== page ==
I have an iPad Mini that doesn't charge anymore because the lightning cable stopped working. Since the warranty is over, I can't get a free replacement. I don't really feel like buying a new lightning cable because they're expensive AND STILL fragile. I thought about buying one of those cheaper, generic lightning cables, but some of them are not compatible with iOS 7, and the rest state that they work only with iOS 7. With iOS 8 coming out later this month, I don't think those would work after the update anyway.

Now, I know Apple makes Lightning-to-MicroUSB connectors. I like the idea of that, I have a few Micro-USB cables lying around that are sturdy and NOT fragile, so I could use one of those with the connector. I think this would last me way longer than another lightning cable. My questions are:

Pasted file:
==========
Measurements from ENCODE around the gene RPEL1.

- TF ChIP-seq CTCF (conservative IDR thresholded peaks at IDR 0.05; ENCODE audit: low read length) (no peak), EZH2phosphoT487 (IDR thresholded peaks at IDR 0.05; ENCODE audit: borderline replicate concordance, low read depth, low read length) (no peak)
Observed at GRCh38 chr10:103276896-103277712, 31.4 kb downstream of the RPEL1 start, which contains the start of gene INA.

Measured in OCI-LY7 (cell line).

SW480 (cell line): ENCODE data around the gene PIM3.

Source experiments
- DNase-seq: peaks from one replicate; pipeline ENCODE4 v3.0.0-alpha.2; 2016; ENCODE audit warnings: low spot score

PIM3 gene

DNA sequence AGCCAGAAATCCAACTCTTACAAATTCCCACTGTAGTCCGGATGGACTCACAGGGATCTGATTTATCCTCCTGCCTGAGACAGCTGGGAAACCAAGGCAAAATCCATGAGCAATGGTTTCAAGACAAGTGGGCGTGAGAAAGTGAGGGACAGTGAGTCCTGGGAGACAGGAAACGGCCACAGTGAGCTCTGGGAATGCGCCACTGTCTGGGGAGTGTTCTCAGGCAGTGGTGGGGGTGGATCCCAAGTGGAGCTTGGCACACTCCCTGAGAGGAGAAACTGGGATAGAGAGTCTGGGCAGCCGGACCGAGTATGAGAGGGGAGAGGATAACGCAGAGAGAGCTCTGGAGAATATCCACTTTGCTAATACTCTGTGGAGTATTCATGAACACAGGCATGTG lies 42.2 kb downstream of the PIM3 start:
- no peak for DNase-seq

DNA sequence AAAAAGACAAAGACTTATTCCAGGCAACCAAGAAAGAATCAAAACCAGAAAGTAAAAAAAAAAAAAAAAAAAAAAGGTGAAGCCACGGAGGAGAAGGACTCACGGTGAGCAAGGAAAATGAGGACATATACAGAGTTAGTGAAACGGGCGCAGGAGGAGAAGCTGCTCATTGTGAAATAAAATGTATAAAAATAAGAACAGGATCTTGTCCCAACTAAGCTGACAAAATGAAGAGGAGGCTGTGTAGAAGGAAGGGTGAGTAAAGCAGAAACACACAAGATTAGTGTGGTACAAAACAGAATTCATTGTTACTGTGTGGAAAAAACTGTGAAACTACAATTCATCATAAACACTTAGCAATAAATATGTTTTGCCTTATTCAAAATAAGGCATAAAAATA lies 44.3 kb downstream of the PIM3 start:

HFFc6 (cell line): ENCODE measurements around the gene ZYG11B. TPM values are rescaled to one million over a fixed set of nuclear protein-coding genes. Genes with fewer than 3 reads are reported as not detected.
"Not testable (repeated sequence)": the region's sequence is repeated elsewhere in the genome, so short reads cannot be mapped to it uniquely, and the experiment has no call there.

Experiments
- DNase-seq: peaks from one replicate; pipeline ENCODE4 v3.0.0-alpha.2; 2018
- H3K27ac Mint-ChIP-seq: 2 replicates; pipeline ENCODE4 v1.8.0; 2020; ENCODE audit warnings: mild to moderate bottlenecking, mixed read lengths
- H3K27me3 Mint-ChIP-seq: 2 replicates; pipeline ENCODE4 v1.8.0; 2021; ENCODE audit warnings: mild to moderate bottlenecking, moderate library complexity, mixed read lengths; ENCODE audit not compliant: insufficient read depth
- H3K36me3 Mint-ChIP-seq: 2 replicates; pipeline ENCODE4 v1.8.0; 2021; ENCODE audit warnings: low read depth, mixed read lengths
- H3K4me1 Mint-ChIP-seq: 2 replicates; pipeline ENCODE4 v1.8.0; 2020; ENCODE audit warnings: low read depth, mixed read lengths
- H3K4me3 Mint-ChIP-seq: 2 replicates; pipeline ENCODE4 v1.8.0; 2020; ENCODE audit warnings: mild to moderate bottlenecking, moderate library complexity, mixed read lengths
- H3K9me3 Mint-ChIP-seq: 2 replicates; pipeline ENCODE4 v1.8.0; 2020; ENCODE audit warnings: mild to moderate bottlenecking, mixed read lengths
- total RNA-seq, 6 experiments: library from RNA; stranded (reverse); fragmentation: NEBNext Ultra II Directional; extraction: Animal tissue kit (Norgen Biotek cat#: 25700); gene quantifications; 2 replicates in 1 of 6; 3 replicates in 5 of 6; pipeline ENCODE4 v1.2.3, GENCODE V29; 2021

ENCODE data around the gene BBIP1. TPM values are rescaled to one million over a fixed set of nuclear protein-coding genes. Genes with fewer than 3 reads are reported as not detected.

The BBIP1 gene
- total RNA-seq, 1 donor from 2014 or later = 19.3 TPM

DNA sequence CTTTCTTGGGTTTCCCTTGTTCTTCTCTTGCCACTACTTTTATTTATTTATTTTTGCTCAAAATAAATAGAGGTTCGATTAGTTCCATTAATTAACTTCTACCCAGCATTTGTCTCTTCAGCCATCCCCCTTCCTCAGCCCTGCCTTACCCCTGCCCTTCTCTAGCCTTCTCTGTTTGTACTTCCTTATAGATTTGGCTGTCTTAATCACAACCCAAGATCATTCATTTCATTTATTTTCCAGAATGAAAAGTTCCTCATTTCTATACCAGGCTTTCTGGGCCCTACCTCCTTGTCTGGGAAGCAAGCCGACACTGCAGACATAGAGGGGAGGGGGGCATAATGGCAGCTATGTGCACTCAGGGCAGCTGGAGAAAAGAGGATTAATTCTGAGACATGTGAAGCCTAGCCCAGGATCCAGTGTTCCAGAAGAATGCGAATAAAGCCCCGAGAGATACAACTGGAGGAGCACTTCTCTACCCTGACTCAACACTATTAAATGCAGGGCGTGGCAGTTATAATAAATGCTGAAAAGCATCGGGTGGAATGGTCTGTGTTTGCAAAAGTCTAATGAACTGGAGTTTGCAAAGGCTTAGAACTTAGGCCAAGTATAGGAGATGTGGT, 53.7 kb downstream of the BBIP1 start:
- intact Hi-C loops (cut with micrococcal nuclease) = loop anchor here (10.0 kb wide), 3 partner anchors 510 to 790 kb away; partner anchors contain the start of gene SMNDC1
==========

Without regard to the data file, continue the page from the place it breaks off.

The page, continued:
1. Why do the generic lightning cables specify iOS version compatibility and why aren't they readily compatible with all iOS versions? Is it because they lack the authentication chip inside?
  2. If I buy this adapter - is it guaranteed to work with iOS 8? Is it universally compatible with ALL iOS versions and does it have an authentication chip inside?

1 Answer 1


For your first question, fake cable manufacturers are probably aiming for lots of sales, and explicitly stating that it only works up to a certain OS version would turn many people away. (the original cable doesn't have a version limit, so this one seems weird, I'm not buying that)

For your second question yes, this adapter has the useless authentication chip/whatever crap in it, and since the micro-USB standard (fortunately) doesn't have any of that nasty stuff you can plug in any cable from any charger and it'll work assuming the charger itself is good.

You must log in to answer this question.

Not the answer you're looking for? Browse other questions tagged .